Pain and suffering, followed by death.

Those weren’t the dreams I had for my Abigail. My dreams had been filled with mission trips, friends, a Godly husband, and beautiful grandchildren. All crushed, all gone.

My precious gift is dying, and there is no treatment, no cure.

At that moment, I thought I would die. I thought I would collapse and suffocate. It didn’t seem real; it didn’t seem fair!

But I didn’t have the luxury of giving up. I had to make it, I had another sweet girl! Sadie Marie, just 10 months old. What did this mean for her? Genetic? Could she be torn away from me too? We were already living one nightmare, was another in the making? Could I lose both of my precious girls?

Abigail has Sanfilippo. As I write this, Sadie has just been tested and we await the results.

I cry. I cry moment by moment. I pray without ceasing that it’s all a dream, a nightmare. Any moment I’ll wake up in a cold sweat, run to check on my girls, and find them both sound asleep — happy, healthy, whole, untouched by a disease too rare for pharmaceutical companies to care about.

But this is no dream… I can’t wake up. And so I cry for Abigail and hold my breath for Sadie, waiting for the phone to ring. Does Sadie Marie have Sanfilippo? Will I have to watch her suffer and die too?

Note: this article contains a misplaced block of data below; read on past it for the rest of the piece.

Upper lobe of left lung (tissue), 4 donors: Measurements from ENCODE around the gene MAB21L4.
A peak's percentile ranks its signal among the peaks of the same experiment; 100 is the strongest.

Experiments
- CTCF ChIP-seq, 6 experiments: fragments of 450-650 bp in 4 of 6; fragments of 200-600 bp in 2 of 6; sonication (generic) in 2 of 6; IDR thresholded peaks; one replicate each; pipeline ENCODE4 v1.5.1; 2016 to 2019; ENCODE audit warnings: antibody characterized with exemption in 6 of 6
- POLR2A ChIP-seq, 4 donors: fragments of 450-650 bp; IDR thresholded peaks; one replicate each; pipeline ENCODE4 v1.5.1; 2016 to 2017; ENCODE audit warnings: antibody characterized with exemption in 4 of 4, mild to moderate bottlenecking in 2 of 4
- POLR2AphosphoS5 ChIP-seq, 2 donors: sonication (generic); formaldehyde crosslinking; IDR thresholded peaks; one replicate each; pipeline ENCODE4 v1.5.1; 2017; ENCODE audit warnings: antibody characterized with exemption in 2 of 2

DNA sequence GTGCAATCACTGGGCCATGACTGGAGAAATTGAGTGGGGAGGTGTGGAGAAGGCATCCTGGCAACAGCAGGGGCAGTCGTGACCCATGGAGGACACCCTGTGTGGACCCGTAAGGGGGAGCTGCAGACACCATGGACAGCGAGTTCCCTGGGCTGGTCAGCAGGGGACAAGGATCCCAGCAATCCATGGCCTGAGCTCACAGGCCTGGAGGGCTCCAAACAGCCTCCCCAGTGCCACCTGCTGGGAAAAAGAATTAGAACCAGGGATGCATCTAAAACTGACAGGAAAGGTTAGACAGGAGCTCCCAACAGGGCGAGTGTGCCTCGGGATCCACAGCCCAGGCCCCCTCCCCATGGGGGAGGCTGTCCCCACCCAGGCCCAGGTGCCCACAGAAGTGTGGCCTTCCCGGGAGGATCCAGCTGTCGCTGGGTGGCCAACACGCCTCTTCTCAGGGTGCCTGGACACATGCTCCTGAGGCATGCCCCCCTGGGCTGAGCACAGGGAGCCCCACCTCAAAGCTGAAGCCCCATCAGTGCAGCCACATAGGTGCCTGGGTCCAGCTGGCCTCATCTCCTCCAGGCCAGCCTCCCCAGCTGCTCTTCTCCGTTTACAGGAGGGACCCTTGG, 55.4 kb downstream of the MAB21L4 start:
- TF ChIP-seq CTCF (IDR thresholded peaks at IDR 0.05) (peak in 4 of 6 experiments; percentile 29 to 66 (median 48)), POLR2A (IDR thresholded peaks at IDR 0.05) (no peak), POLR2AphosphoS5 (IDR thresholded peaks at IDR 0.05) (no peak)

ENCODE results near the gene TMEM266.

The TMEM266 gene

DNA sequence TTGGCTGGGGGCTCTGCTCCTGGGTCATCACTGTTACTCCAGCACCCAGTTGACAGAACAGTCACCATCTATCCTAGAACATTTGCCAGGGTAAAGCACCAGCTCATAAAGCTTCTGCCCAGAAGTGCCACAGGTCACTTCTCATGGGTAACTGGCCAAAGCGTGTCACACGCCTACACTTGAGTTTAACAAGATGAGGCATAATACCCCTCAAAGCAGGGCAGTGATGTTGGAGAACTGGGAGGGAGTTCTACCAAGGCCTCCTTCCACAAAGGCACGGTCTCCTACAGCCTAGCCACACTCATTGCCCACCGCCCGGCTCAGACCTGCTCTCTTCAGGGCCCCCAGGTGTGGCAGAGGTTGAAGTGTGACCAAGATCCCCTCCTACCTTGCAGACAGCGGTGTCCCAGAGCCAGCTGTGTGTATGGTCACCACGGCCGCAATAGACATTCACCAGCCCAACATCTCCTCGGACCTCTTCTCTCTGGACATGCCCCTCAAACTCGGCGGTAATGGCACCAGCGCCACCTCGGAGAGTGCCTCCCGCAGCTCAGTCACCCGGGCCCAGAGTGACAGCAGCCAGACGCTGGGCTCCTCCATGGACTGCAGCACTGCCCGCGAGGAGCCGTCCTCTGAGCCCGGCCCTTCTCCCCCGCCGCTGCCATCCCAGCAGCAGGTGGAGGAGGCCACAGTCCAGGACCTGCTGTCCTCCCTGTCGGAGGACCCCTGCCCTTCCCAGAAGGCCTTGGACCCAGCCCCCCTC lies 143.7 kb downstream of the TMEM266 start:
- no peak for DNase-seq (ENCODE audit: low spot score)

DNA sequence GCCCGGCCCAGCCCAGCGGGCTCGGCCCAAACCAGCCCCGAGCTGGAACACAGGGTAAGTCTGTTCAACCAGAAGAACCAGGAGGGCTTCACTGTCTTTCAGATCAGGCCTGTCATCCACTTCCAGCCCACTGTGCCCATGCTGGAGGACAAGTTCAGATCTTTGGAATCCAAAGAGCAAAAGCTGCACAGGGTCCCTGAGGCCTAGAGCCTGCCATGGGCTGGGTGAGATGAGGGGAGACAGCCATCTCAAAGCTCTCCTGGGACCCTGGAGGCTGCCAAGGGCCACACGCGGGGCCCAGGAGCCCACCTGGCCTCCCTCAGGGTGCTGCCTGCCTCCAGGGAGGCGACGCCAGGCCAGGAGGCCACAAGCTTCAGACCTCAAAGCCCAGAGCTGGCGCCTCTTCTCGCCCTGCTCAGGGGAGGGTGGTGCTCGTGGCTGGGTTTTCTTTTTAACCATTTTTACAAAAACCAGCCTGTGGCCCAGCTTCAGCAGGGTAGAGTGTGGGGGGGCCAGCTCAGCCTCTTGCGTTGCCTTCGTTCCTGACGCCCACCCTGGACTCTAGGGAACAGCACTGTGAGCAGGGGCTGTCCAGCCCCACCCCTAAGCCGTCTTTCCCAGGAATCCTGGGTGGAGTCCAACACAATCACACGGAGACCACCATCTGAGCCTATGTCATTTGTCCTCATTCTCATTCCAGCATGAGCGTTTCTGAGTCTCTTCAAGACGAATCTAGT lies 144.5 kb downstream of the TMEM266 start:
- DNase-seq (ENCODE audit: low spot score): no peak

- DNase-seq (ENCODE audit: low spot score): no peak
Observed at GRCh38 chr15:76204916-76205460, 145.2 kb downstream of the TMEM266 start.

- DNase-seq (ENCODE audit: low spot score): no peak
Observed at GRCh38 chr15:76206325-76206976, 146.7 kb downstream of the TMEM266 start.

It’s not almost too much to take, it is too much to take. But I must fight! Everyone must fight! Fight for a cure for Sanfilippo. They are so close to a cure! Close enough to save Abigail? Close enough to give hope for Sadie if we hear the unthinkable? Maybe… it’s the hope we hang onto.

You can help us. Donate to Cure Sanfilippo Foundation, and help ensure no more parents find themselves by the phone, waiting for a death sentence… or a clean bill of health.

Please fight for my precious Abigail. And pray, pray for my sweet Sadie Marie.


Finally, I exhale. Two days after writing the article above, the call comes clearing Sadie and reminding me that miracles do happen. Now my worries shift their full weight back onto Abigail, and the cure that could save her.

This thin hope keeps me going, keeps me fighting, because with enough funding and media attention the cure will become a reality, and save my sweet Abigail, too.

The past 6 months have been torture; the past week, excruciating. For seven heart-wrenching days this disease threatened to destroy our family entirely. But this reprieve is only temporary. Celebrating Sadie’s health will just have to wait.

Now we fight. Now we pray that funding comes in time. Donate now at